The public hearings, which are a part of the information-gathering work of the fact-finding mission, will enable victims, witnesses and experts from all sides in the conflict to speak directly to the international community.

In Geneva, the mission will hear from victims of alleged violations in Israel and the West Bank, as well as from experts on a variety of military and legal issues.

Geneva has been chosen as the venue of the second round of hearings since the fact-finding mission has so far not received permission to enter Israel to hold the sessions in southern Israel and the West Bank.

'Hearings limited'

The public hearings were called for by Richard Goldstone, head of the 15-member team and previously a member of the South African constitutional court.

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He has also investigated war crimes in Rwanda and the former Yugoslavia.

"The purpose of the public hearings in Gaza and Geneva is to show the faces and broadcast the voices of victims – all of the victims," Goldstone said on Thursday, at the end of a four-day fact-finding trip to Gaza.

Goldstone also added that the public hearings in both Gaza and Geneva will augment the ongoing investigations of the fact-finding mission.

"The hearings are limited in time and scope", he said.

"The fact that not all important incidents and events are the subject of the public hearings should in no way be interpreted as meaning that the other incidents are of lesser importance or of less concern to the mission".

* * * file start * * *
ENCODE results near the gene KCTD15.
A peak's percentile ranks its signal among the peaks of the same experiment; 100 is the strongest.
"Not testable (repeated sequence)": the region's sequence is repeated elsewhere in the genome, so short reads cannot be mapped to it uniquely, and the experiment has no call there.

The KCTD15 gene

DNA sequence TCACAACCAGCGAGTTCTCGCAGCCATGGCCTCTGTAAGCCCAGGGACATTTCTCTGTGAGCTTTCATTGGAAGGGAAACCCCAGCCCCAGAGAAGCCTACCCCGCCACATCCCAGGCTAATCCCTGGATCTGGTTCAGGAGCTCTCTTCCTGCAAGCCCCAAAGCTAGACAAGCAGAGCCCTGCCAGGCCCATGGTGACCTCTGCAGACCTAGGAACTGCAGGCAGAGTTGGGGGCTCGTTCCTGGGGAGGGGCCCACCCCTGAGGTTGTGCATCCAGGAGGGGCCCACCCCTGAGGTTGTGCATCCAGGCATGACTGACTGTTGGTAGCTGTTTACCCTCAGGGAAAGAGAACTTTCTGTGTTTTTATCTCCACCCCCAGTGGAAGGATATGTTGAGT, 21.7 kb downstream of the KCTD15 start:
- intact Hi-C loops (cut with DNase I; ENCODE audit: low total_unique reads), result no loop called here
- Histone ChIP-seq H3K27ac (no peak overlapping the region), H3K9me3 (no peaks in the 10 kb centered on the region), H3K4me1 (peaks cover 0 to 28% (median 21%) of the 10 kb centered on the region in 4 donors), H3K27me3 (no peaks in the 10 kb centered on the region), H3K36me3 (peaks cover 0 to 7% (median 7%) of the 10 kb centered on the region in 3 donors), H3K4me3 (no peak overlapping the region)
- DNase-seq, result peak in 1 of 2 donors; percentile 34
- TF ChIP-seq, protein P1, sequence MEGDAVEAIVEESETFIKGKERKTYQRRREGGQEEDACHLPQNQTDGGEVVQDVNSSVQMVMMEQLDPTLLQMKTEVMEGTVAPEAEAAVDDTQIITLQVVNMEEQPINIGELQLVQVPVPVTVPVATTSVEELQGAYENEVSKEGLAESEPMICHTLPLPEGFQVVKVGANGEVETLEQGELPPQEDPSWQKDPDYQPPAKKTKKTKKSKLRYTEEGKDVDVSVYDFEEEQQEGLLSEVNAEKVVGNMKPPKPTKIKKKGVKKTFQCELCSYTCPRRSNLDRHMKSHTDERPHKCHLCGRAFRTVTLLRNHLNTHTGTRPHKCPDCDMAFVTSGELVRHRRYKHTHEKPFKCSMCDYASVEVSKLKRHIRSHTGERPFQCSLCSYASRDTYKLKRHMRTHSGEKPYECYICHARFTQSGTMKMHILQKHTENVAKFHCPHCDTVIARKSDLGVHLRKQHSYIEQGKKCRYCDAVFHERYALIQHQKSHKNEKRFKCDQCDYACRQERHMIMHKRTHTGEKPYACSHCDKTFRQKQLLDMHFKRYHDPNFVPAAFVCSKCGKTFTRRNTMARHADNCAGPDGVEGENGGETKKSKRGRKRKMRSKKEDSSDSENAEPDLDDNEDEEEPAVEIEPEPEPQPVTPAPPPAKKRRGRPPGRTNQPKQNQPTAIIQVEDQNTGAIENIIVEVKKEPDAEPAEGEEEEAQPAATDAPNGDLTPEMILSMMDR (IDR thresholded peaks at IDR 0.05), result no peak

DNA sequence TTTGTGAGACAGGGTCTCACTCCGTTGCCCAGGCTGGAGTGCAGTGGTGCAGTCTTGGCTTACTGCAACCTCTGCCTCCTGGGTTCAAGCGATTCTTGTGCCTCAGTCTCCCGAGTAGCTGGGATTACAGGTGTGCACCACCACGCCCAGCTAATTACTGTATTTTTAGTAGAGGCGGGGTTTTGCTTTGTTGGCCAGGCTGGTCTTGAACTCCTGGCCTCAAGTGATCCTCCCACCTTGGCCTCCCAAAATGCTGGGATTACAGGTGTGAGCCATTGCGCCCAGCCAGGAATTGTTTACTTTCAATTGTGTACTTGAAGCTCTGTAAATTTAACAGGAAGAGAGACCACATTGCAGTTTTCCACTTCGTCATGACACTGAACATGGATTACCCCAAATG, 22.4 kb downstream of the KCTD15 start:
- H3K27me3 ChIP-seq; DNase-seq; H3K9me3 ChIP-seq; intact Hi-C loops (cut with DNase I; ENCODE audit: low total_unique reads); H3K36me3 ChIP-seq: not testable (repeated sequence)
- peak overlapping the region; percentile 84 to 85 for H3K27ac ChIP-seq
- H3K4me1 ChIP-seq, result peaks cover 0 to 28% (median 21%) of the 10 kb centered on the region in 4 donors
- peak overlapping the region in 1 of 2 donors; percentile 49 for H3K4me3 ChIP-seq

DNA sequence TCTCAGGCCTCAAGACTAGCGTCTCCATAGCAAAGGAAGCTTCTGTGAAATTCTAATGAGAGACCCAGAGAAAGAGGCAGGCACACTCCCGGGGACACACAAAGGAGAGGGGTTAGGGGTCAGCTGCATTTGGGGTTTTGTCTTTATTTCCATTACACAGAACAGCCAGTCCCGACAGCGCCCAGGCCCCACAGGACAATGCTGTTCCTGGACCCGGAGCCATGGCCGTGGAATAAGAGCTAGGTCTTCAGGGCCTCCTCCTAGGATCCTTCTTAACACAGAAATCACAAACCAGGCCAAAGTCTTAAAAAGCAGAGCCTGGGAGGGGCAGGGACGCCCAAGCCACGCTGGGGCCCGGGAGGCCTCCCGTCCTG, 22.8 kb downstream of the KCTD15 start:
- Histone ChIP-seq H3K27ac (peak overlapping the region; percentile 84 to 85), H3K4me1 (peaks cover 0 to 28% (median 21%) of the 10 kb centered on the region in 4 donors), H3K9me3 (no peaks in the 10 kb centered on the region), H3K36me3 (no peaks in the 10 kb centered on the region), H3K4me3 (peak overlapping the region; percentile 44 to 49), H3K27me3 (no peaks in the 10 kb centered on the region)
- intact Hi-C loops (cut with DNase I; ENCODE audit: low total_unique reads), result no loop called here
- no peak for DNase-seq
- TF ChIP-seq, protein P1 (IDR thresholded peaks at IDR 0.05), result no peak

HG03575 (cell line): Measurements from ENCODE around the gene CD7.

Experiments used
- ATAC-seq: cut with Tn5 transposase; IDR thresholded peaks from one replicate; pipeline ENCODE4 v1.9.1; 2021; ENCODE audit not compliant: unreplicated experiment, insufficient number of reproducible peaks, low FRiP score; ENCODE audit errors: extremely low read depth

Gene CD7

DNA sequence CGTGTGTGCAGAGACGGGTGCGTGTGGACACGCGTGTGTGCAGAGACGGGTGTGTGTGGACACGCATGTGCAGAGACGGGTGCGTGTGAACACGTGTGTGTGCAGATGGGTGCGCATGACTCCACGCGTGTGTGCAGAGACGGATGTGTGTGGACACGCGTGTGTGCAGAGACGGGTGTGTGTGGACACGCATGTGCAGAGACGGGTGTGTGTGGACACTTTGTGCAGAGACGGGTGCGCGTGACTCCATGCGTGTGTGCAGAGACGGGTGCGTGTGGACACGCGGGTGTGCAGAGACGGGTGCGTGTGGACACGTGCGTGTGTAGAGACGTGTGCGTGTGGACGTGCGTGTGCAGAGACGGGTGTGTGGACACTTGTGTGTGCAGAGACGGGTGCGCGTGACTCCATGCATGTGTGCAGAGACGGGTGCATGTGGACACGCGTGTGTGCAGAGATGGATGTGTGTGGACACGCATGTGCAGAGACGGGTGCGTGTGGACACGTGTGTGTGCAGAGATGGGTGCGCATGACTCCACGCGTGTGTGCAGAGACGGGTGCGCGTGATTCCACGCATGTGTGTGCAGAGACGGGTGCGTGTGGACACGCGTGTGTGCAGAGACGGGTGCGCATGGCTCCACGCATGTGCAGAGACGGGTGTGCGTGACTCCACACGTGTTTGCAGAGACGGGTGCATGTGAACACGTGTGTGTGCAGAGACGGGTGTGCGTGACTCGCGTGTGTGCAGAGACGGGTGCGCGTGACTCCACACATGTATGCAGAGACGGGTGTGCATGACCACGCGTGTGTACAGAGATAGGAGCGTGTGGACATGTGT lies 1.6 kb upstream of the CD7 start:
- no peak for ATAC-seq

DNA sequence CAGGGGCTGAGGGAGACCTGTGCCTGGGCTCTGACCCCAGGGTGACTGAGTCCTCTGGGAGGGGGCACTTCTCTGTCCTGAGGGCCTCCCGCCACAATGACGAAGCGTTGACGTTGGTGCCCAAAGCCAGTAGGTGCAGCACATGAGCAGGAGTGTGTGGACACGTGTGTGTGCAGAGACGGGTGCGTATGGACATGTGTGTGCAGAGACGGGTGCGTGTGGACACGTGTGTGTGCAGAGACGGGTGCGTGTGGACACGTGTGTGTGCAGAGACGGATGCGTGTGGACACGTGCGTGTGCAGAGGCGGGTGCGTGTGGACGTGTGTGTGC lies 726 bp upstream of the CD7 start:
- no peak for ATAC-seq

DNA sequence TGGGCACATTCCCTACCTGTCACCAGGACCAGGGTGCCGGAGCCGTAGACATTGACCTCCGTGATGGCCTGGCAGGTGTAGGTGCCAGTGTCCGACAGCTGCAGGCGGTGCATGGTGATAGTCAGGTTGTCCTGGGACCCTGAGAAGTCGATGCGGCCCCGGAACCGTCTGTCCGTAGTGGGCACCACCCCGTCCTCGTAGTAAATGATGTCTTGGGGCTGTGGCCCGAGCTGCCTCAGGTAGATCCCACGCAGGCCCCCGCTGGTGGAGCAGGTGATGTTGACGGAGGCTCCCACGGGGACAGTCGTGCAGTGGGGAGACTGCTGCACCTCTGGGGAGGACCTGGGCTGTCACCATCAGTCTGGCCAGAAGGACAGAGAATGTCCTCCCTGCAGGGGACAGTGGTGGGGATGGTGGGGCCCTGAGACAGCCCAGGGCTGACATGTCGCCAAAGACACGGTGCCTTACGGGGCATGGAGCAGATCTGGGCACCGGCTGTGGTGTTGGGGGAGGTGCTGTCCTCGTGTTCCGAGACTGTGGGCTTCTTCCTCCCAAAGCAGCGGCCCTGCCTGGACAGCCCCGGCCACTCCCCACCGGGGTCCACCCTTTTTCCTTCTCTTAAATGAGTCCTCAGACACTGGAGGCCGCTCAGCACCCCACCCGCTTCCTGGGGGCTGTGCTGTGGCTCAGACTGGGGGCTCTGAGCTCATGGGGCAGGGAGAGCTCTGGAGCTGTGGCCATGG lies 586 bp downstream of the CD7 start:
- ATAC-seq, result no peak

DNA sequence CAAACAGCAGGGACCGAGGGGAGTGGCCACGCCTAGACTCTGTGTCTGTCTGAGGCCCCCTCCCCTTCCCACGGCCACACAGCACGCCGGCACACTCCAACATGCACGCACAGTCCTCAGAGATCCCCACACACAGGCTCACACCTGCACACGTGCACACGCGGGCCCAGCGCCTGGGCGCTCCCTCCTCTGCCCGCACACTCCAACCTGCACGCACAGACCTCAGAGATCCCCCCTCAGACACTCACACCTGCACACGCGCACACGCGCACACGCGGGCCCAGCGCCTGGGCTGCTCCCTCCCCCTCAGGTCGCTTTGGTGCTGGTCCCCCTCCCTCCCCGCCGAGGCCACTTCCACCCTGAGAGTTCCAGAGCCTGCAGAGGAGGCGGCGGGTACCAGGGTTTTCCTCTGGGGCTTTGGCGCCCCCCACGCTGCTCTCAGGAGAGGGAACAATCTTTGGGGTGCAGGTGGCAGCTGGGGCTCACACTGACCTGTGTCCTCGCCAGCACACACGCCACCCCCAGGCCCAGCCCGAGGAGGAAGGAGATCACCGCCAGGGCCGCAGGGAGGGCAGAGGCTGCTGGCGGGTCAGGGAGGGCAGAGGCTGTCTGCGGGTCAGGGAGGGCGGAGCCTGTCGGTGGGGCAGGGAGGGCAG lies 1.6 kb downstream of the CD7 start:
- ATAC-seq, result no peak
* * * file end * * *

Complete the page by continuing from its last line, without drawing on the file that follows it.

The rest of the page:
The hearings are only one aspect of the mission's investigative work.

Al Jazeera's Sherine Tadros, reporting from Gaza, said: "The aim of this mission, according to Goldstone, is to broadcast the voices and to show the faces of the victims.

"This is not about compensation or legal recourse. What the victims want is an opportunity to tell the world what happened in the hope that people will remember their story and the killings of their loves ones will not go unnoticed," she said.

The mission is due to complete a report with its findings in August.

Israeli offensive

Israel launched its 22-day offensive against Gaza's Hamas rulers and the Gazan people on 27 December.

The operation killed more than 1,400 Palestinians, including more than 900 civilians, among them scores of children, according to Palestinian officials and human rights groups.

It also destroyed thousands of homes and heavily damaged Gaza's infrastructure.

Gaza's reconstruction is being hampered by Israel's blockade of Gaza [EPA]
Israel claims the death toll was lower and most of the dead were Hamas fighters.

Thirteen Israelis were also killed during the fighting.

Gaza's reconstruction is being hampered by Israel's blockade of Gaza which dates back to June 2007 when Hamas took control of the territory.

Since then, Israel and Egypt, which control Gaza's only border crossing that bypasses Israel, have kept the territory of 1.5 million aid-dependent people sealed to all but essential humanitarian supplies.

Israel has insisted that the blockade is necessary to prevent Hamas from arming itself, but human rights groups say it is a collective punishment.

The fact-finding mission is mandated by the UN to investigate all violations of international human rights and humanitarian laws that might have been committed at any time in the context of the military operations conducted in Gaza.

During the public hearings, witnesses and experts will speak about incidents and experiences regarding loss of life, attacks on physical integrity, destruction of industry and livelihood, and the effects of prolonged conflict on mental health, among others.